Obviously you have not heard of BdeB’s inclusionary zoning scheme. Please keep up!

              https://www1.nyc.gov/site/planning/zoning/districts-tools/inclusionary-housing.page

              Basically as one previously stated, any new housing built in an area rezoned by the city and or otherwise designated must include some sort of “affordable” housing.

              Why do you think this administration and city council have been rezoning vast areas of the city? East Harlem, Central Harlem, LIC, Williamsburg, etc….

            • Bruce E. Bernstein says:

              “BB”, you’re just trying to slither out of the fact that you completely mis-stated the role of rent stabilization in new housing construction. if you had any intellectual integrity, you would admit the error instead of misleadingly trying to change the subject.

              yes, zoning plays a role in limiting affordable housing. But i also think most NYC residents are grateful for zoning restrictions, which admittedly are not perfect.

    7. David S says:

      This one took a thorough beating from the ugly stick.

    8. Wijmlet says:

      Where are those people with HIV?

    9. Rob G. says:

      A welcome addition to the neighborhood, and a fitting replacement for a nightmare SRO!

    10. Lrahip says:

      Did I miss the part about affordable housing?

      • Sean says:

        This is affordable housing on the UWS of Manhattan.

      • Sherman says:

        If there are people buying these aprtments then they’re affordable.

        If the building stands empty then they’re not affordable.

    11. AC57 says:

      The design looks cool, the blend of new and old. Doesn’t make it look like a curtain wall, but it also doesn’t make it look dated upon completion (see 207 West 79th Street.)

      There’s is one thing that I would like to address: the price. It really does say something about the neighborhood when $1.8M is the lowest starting price. There hasn’t been a single shred of affordable housing, and people ask why, and quickly point to greed. That’s not it. It’s the restrictiveness of the neighborhood. The reason there’s no affordable housing is the same reason that Extell, Snøhetta, Rafael Vinoly and other builders feel inclined to include voids instead of actual housing. A nearby project is supposed to bring 45 new units in a 19 story skeleton and again, no affordable housing.

      My point being that we look so much at height while failing to consider what goes in, or what could go in with allowed modifications. 200 Amsterdam and 50 West 66th Street could’ve both resulted in something very beneficial if we actually tried to talk to SJP and Extell, but instead we see a tower and we shoot it down. We do this across the city, not just here. I always say change what goes in, not what goes up. Because if our attitude, all that gets built is a bunch of multimillion-dollar apartments that remain empty, where affordable housing could go.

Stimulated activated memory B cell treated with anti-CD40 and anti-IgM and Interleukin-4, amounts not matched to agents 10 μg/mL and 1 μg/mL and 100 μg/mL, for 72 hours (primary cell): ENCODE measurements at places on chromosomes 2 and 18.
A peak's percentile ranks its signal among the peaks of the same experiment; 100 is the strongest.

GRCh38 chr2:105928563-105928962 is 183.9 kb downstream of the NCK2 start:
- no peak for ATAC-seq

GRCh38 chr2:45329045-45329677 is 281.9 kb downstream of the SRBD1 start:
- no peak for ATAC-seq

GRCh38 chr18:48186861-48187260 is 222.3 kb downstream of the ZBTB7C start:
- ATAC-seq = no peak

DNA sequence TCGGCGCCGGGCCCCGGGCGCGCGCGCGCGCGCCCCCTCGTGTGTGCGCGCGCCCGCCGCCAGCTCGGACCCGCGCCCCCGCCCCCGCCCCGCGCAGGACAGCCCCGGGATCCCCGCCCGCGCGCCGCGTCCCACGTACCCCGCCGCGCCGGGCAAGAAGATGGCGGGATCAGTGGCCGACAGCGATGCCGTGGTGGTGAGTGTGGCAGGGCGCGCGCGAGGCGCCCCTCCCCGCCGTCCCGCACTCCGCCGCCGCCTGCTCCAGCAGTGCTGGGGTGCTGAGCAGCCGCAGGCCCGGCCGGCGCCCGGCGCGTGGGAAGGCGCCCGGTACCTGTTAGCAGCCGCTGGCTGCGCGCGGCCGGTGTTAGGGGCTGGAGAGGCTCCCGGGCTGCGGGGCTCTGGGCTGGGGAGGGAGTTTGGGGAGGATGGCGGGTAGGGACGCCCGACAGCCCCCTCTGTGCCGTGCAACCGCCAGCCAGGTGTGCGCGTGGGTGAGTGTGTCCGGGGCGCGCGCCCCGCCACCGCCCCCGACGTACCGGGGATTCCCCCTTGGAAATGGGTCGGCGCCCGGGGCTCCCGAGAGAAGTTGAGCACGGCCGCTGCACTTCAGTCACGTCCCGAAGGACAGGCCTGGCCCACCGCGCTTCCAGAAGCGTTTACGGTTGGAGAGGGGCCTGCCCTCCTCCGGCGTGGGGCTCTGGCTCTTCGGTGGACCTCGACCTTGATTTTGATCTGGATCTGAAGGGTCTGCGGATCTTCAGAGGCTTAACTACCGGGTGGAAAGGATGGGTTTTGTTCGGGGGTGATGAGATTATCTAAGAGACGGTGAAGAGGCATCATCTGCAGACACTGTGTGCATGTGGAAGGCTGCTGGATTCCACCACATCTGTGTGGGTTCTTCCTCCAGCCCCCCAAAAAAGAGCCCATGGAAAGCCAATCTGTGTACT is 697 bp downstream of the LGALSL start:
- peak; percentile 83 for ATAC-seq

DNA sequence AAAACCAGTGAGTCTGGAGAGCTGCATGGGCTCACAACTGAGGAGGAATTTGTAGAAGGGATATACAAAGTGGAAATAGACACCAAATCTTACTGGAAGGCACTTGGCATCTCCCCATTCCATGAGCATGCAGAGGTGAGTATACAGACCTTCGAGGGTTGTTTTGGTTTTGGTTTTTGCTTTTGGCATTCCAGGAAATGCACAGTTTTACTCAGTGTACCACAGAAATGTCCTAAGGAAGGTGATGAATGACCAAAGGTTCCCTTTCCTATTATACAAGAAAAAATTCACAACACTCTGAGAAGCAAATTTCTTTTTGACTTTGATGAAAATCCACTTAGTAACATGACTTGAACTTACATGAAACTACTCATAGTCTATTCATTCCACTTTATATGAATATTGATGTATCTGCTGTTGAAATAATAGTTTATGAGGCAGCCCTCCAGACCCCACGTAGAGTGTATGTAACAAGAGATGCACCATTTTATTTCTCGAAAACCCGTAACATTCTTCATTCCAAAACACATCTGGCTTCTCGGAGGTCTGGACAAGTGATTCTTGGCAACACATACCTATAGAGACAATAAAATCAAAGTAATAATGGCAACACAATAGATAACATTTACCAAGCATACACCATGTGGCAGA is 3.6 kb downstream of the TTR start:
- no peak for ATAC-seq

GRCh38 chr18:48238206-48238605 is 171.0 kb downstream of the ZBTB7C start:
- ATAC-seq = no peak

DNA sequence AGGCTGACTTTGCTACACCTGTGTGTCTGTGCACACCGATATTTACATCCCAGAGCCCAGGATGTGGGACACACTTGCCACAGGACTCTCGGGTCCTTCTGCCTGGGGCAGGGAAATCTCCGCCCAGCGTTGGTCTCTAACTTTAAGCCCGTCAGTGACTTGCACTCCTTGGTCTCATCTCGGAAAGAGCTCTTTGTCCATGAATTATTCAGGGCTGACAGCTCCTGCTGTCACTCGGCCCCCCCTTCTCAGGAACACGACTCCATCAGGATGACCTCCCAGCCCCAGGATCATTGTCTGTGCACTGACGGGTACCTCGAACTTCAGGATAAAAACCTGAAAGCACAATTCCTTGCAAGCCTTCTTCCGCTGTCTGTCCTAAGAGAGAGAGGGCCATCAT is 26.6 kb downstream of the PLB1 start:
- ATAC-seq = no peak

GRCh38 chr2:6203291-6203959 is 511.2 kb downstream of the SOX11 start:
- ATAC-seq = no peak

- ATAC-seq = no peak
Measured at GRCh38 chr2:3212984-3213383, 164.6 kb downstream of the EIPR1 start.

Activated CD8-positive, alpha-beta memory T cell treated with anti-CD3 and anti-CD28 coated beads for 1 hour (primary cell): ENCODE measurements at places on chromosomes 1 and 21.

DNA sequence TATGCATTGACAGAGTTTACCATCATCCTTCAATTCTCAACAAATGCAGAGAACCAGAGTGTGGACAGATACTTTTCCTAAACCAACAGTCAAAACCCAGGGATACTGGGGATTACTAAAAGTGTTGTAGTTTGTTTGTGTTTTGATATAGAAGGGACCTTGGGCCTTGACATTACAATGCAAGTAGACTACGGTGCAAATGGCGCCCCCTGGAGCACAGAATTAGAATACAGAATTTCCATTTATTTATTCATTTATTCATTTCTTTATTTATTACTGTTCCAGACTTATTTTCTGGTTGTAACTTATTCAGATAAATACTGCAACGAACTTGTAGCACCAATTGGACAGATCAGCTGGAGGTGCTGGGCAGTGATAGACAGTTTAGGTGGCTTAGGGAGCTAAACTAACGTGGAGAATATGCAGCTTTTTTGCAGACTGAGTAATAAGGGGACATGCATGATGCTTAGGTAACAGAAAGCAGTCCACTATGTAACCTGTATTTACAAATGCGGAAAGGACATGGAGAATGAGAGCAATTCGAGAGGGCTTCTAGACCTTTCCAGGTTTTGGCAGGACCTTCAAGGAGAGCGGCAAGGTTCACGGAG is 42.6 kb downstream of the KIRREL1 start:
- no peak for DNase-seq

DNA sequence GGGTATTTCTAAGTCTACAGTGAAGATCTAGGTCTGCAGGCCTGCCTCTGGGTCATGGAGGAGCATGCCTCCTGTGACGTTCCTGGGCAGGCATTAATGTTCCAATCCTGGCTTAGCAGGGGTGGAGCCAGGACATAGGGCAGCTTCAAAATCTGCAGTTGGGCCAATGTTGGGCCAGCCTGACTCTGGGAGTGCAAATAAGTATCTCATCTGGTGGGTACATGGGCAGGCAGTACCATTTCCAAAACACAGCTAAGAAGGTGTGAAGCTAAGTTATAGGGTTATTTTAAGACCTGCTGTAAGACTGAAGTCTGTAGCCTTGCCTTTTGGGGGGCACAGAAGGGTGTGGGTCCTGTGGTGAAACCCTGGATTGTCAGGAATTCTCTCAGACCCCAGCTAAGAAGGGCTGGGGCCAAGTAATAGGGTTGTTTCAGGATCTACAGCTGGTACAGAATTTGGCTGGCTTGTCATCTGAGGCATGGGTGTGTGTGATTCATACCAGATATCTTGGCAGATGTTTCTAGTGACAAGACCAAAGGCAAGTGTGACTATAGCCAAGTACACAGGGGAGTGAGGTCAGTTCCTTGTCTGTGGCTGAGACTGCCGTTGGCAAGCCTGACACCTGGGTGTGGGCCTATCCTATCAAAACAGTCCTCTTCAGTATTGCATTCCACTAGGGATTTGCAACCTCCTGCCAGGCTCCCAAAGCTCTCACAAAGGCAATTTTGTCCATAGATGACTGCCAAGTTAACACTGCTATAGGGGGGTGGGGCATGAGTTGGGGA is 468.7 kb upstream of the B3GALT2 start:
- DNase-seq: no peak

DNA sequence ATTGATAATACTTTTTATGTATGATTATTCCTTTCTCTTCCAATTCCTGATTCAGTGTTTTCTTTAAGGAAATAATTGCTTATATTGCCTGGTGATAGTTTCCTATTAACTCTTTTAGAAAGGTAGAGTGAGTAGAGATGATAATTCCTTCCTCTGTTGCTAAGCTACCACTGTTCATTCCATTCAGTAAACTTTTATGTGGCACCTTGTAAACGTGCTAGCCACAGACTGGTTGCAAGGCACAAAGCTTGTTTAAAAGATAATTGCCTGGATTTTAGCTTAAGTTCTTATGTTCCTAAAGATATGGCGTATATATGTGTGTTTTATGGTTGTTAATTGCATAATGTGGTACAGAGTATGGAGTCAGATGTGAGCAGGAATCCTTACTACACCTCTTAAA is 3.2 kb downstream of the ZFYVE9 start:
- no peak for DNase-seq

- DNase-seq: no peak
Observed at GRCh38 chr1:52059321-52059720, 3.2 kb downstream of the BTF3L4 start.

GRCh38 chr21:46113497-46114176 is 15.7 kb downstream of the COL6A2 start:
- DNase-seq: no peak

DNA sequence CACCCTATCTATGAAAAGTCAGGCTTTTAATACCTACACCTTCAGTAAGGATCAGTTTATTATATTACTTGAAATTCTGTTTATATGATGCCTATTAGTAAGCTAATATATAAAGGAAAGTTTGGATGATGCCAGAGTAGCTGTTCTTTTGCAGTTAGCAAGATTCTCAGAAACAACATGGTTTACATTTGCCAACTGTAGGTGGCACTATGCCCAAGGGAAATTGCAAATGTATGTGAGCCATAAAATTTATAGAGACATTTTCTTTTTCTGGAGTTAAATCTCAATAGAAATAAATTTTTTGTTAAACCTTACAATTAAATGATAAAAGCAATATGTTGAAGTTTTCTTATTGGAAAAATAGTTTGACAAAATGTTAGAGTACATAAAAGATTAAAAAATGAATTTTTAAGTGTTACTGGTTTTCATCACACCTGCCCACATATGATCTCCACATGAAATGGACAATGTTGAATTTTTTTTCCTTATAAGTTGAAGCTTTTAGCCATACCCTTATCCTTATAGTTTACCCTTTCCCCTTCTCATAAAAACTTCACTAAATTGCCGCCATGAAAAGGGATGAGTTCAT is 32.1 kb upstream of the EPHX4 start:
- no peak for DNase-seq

And yes, I would take any of these projects next to where I live

    12. Sandy says:

      I have lived on 95th for over 10 years. This is a vast improvement over the homeless shelter and the Hertz car rental and garage that preceded it. There wasn’t a day that went by without multiple police activity at this location in addition to the noisy ambulances that were also there daily.

      Why would anyone think that their outdoor “park” should be accessible to everyone. That is absurd! We have plenty of park in our neighborhood, we don’t need that one too!

    13. Scott says:

      West 95h Street can be downright scary

      • Bruce E. Bernstein says:

        Scott says:

        “West 95th Street can be downright scary”

        this is total, complete malarkey.

        a resident of W. 95th Street.

        • jojo says:

          West 95th has been sketchy for at least the past 20 years that I have lived nearby. This will hopefully improve the block.

    14. Glitter says:

      Can’t wait for all the complaints about a nice new building in the UWS. Curmudgeons unite!!!! Maybe start another lawsuit? Cuz who wants nice new clean buildings?? No one on the UWS that’s who!!

    15. Susan Gutterman says:

      I remember 30 years ago when W. 95th St was very scary. Pigeons flew in & out of abandoned brownstones on that very block. But it has not been at all scary for the last 15 years.
      W. 95th St. Resident

      • B.B. says:

        If we all knew then what we know now we’d have bought all those abandoned brownstones and sat tight.

        Same with East Village and Lower East Side. You could have bought an entire block of burned out/vacant or whatever property down there well into the 1990’s for very little money. Now just one property sells for tens of millions.

        When the Hell’s Angels sell up, then you know “there goes the neighborhood”.

    16. Sabina says:

      Not sure how the 96th street subway will handle the morning rush with this and the other high rise under construction at 93rd…